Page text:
Dempsey goes distance as marathon fund-raiser

A KILKENNYMAN is really going the distance to raise money for charity.

A KILKENNYMAN is really going the distance to raise money for charity.

For Paul Dempsey, the goal is to turn miles into money, as he will run a marathon in a major European city for a good cause.

“I’m raising money for Croi, a group who are fighting against heart disease and stroke,” the Thomastown native told the ’People. “I plan to run the Barcelona Marathon on March 25 for the charity.”

The idea might sound a bit mad, but Dempsey is no stranger to clocking up the miles for good causes. Barcelona will be the second time he has run a marathon for charity.

“I ran the London Marathon last year for charity and while there I was invited to join the Croi team for Barcelona,” he said. “They often run marathons to raise money, and Barcelona will be their first major race of the year. Hopefully I’ll be able to do my bit and raise a few euro for them.”

Although well used to running through his involvement in hurling and soccer, incredibly the London marathon was the first time he had undertaken such a run.

“Last year was my first marathon; it was even the first real run I had ever undertaken,” he admitted. “Since then I have kept it on. During the Summer I ran some 5k and 10ks as well as some half-marathons. I also did the Waterford half-marathon before Christmas as part of my training towards Barcelona.

“With that race so close now it’s all about keeping the miles in the legs and making things a little easier ahead of the big day.”

Marathon bug

So what started the marathon bug?

“It all started with my uncle, Michael Chandler,” said Paul. “He has run nearly 30 marathons at this stage, many for various charities, and he roped me into doing the London one with him.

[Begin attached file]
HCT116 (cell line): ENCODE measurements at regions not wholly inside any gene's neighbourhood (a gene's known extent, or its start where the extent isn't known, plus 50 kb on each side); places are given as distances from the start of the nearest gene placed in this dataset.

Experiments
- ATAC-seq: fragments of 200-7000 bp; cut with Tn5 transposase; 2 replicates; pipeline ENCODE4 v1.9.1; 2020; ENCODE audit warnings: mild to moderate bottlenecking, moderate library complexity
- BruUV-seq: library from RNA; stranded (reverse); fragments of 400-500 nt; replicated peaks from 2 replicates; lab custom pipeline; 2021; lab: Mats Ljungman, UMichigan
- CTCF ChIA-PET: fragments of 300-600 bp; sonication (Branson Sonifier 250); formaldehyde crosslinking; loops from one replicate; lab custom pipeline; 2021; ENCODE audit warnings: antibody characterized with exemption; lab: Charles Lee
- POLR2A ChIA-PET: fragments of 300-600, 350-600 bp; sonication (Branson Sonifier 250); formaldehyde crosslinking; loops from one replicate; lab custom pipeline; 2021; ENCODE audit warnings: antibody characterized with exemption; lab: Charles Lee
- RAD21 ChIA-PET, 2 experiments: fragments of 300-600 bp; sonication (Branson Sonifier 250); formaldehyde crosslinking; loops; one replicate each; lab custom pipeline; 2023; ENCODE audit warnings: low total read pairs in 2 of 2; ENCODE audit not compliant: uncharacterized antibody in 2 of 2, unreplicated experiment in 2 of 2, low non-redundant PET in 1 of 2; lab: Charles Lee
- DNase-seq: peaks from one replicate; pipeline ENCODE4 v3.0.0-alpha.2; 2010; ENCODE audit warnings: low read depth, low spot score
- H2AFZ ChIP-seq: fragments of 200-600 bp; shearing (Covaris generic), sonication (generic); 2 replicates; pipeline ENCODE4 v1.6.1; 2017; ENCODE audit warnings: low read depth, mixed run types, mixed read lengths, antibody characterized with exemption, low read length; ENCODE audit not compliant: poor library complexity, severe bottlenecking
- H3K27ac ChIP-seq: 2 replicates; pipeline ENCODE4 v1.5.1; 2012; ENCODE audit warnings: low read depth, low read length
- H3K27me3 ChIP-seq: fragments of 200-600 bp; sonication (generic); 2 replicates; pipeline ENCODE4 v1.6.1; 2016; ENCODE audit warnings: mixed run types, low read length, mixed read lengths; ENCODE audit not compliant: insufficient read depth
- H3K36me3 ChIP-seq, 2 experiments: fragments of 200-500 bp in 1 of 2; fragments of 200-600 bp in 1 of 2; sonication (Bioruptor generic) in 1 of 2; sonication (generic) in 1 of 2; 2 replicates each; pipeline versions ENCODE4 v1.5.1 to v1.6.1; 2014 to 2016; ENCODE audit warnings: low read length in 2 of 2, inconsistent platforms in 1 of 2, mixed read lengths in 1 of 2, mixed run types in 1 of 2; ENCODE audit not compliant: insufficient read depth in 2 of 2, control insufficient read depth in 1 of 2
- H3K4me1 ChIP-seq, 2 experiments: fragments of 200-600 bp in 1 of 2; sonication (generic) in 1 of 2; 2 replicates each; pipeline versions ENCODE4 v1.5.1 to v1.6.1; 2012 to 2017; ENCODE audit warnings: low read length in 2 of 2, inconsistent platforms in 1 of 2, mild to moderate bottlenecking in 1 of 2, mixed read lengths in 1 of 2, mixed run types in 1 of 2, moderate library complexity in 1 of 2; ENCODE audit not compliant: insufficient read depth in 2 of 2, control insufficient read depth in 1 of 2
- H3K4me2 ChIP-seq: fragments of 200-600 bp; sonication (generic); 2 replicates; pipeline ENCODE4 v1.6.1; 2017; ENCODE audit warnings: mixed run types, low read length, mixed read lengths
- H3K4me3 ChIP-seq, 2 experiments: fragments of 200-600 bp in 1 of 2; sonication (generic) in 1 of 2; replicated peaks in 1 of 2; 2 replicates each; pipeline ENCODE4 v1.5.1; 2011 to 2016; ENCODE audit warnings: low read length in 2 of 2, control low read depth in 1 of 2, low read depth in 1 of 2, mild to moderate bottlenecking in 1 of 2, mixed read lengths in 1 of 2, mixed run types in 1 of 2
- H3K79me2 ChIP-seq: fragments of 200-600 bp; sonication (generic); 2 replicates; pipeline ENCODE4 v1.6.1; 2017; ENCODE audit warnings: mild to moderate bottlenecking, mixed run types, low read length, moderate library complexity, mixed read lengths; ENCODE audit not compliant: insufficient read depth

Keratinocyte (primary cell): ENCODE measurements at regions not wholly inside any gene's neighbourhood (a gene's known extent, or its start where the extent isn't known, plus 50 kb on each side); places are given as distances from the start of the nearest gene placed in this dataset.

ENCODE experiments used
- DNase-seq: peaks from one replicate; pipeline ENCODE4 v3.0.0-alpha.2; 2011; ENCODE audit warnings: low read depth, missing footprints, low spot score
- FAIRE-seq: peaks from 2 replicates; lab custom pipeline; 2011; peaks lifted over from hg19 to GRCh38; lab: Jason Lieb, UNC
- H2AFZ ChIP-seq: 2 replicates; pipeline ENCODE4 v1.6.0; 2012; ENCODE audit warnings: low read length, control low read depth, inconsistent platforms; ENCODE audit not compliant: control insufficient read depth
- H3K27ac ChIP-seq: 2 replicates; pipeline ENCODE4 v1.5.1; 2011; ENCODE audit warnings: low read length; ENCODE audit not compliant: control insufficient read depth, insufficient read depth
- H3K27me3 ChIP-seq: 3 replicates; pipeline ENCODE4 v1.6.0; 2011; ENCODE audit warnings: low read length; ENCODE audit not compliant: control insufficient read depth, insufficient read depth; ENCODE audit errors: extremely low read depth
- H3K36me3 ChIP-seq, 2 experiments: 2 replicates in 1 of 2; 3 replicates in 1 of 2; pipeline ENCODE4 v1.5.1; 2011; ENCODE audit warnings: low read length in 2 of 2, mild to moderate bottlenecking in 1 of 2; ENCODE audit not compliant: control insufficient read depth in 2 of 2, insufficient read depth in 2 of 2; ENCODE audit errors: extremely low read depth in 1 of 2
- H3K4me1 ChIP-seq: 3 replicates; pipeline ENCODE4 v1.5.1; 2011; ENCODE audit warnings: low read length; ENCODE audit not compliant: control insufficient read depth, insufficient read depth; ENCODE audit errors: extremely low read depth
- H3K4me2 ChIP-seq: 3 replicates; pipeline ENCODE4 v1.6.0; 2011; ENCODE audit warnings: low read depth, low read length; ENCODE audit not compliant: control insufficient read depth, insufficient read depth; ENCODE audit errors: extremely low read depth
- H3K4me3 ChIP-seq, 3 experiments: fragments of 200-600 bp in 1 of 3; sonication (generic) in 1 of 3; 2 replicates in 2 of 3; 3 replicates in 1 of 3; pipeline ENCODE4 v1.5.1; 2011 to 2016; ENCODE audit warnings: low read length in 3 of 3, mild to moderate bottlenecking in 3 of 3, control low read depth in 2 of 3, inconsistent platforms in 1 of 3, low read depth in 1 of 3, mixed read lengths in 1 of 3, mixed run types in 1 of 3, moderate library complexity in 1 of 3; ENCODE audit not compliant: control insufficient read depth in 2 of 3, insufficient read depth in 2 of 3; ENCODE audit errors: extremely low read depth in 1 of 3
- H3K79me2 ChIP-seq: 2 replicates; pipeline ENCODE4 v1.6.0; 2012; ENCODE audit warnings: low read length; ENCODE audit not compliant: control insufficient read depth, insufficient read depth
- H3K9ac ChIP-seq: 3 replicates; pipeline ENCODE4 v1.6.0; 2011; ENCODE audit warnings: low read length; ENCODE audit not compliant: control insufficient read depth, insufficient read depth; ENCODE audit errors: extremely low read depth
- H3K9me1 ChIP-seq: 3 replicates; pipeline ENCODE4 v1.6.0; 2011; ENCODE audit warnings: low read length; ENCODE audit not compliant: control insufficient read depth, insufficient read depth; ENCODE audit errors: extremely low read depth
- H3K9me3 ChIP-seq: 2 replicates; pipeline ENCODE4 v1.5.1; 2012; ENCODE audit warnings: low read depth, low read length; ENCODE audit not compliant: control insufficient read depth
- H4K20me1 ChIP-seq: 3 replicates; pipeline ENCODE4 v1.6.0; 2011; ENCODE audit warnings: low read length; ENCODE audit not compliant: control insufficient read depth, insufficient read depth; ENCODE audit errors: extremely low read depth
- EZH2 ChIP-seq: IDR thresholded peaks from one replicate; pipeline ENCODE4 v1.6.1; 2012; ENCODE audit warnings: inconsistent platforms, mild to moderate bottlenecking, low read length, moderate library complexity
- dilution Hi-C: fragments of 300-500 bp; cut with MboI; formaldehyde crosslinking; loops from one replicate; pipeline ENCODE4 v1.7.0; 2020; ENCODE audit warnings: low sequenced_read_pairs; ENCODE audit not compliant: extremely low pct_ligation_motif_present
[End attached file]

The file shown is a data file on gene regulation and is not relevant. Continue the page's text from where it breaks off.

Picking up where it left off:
“Having played hurling and soccer for many years I’d have a good level of fitness (“although some might argue about that!” he joked) so that has helped,” he said. “I’m a non-drinker and smoker too, so that made preparations a little easier.”

That said, tackling 26 miles was something new to him.

“London was my first real run,” he said. “I had my training beforehand, but the marathon was the first big run - I jumped in at the deep end!”

Despite the hard task, Dempsey really enjoyed everything that London offered.

“London was a great experience,” he recalled. “There were thousands and thousands of people there along the whole 26 mile route cheering everyone on.

“There was music in places along the way as well, which was good as it keeps you going,” he added. “I found the music gave you a buzz and helped to take your mind off the distance that you’re running. It really helped to make it a bit easier to get around the course!

Difficult miles

“The marathon was held in April and it was really warm, warmer than many people had thought it would be. That made for some difficult last three or four miles, when you’d feel your legs start to get heavy.

“At that stage everything was draining out of me, but I managed to carry on and finished in 3 hours 55 minutes - for a first marathon I was delighted with the time.”

Clocking a sub-four hour time was a great achievement, but it wasn’t something Dempsey had set out to break when he left the start line.

“I didn’t set out with a target time to beat,” he said. “As it was my first marathon I said I’d just get through it and enjoy the occasion, see what the whole experience was like. After all that I was delighted with the finish time.”